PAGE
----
Snippets from New Zealand (Part 2)

Day 11 14/12/16

Well, I'm finally in the South Island! Yesterday, I took the ferry over from Wellington and drove an hour down to Nelson. The road here was windy. I drove through wine regions, fields of gold grass, pine forests and on windy mountain roads.

Today I'm in Abel Tasman National Park. I've walked about 7km into the park so far and I'm currently sitting at Appletree Bay eating tzatziki chips. There's no apple tree, I'm kinda disappointed by this. Abel Tasman is unique as you can only walk or water taxi into the park. I did not know this until I arrived this morning so I packed a day bag and I'm on a quest to walk 20kms today.

When I think of the South Island, I think of Mt Cook or Milford Sound - picture epic mountains, snow capped peaks and lakes as far as the eye can see. What I don't picture is lush green hills and crystal clear waters, but that's what Able Tasman is. I think I like it so much here because it took me by surprise. 


In the late afternoon, I ended up walking out to an island (the tide had gone out) with my backpack above my head. I spent a few hours sunbathing on a little patch of sand surrounded by rocks, secret caves and warm water. As I was walking back at sunset, I ran into a group of people staying at a hostel nearby. We spend the night drinking whisky in a field where we could hear the waves crashing up on the sand. One boy had a guitar with him and I sang for everyone around a campfire for the first time in years.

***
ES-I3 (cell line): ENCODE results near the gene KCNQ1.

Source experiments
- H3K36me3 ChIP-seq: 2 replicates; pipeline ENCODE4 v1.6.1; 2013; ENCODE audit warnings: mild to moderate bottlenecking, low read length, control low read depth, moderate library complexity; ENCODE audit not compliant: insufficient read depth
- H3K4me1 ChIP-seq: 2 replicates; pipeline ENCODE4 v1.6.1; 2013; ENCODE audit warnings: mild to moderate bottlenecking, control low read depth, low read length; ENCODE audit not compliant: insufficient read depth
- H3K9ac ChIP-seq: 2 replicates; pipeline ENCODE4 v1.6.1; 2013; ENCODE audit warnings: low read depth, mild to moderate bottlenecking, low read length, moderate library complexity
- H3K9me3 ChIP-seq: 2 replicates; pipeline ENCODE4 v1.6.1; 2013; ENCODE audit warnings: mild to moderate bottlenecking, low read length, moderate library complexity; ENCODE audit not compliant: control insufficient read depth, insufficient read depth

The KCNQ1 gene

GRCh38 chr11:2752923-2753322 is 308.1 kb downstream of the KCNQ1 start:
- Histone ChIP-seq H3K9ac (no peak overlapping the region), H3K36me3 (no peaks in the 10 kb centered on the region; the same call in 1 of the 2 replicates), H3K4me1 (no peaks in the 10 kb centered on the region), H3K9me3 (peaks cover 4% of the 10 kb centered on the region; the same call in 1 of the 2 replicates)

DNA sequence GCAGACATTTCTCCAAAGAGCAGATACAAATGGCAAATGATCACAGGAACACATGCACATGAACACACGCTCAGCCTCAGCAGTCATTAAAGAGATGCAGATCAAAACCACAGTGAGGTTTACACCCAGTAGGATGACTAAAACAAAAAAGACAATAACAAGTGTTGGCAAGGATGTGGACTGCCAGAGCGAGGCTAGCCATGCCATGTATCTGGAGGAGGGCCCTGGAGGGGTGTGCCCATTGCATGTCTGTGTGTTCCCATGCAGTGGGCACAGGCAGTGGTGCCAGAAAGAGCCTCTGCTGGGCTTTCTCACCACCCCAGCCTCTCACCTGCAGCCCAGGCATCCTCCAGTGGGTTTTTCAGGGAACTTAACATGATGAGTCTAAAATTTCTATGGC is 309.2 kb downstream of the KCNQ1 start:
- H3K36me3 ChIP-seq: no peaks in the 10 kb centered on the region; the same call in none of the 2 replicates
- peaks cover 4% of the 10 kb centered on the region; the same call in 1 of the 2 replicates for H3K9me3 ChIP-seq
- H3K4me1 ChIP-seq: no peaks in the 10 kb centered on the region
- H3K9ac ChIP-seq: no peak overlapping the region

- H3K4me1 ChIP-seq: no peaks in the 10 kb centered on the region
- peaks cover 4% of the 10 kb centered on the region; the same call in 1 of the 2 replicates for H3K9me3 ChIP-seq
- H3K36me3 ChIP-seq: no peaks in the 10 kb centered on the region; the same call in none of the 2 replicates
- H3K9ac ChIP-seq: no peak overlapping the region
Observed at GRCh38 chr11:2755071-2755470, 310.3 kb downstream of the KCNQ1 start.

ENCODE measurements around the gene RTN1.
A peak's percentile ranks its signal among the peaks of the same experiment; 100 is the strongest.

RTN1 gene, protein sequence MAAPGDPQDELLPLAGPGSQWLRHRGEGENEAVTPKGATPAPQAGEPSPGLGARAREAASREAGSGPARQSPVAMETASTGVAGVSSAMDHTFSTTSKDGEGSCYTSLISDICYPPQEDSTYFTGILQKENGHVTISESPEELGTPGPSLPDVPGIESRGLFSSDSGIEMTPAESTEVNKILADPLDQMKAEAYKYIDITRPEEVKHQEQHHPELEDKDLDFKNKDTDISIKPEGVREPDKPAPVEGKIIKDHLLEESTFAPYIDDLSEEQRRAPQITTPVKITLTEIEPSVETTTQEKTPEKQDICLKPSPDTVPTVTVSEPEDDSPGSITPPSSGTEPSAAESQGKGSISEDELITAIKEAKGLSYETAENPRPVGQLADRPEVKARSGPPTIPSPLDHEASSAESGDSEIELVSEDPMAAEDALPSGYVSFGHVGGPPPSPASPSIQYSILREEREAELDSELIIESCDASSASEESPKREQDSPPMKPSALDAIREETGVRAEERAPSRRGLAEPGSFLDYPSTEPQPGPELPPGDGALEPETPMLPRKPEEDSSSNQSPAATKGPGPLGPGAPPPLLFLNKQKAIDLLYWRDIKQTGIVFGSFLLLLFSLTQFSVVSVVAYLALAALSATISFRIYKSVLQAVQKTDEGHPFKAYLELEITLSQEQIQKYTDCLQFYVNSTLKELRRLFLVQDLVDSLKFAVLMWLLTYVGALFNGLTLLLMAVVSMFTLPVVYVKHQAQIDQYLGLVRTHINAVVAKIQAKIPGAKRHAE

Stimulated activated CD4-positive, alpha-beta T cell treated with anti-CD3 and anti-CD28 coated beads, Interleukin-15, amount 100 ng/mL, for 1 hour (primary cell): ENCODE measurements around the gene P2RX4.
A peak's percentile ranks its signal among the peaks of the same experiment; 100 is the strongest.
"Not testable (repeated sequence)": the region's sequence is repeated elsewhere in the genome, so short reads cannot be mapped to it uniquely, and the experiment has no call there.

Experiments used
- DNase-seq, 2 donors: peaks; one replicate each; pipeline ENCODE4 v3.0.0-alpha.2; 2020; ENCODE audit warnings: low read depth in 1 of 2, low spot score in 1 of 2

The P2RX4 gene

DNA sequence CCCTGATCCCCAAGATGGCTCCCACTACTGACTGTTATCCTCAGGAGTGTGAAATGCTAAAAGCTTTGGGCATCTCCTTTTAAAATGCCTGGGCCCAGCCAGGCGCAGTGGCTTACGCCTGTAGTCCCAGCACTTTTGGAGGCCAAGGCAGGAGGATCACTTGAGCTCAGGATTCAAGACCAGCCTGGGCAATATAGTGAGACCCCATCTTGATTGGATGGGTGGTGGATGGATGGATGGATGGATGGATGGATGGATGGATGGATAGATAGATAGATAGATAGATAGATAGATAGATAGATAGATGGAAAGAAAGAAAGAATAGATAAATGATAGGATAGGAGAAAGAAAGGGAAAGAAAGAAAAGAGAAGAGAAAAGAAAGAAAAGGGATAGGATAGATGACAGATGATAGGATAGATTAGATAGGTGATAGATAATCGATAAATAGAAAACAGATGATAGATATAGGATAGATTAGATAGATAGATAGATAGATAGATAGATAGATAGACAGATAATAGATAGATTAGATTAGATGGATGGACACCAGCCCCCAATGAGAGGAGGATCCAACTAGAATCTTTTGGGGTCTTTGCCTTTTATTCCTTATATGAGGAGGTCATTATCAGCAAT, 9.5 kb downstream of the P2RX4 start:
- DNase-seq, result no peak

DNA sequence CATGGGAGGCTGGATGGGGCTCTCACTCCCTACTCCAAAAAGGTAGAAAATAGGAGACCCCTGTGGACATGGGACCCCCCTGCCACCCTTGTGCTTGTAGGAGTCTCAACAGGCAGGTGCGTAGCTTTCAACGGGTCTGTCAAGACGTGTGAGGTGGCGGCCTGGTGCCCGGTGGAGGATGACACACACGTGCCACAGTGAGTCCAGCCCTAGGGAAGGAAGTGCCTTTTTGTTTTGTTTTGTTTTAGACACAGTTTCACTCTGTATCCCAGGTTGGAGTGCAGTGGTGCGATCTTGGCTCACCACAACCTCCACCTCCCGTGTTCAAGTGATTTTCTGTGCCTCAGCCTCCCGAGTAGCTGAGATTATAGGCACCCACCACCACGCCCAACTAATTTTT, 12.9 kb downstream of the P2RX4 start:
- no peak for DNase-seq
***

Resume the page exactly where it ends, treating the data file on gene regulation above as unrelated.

Day 14 17/12/16

I just saw my first snowy mountain and glacier river! This morning I left Greymouth early after checking into a hostel to get some work done and picked up a couple hitchhiking. They're from Tennessee. We're heading to Franz Josef today... which means that yes, I'm about to hike a glacier AND go in a helicopter for the first time. So many firsts today!

Um okay, wow. So glacier hiking is my new favourite thing. My guide, Rachel told me about how she has hiked glaciers all over the world. She's been a guide in both New Zealand and Alaska. Brb I'm just going to quit my job and do that too. Apparently Franz Joseph is the steepest commercially hiked glacier in the world - it's also the fastest moving. We ducked under bridges made of ice, avoided caverns of rushing water, and carved out steps from the ice. I even drank some fresh water from the glacier, and it's possibly the greatest thing I've ever tasted. Like pure nothing.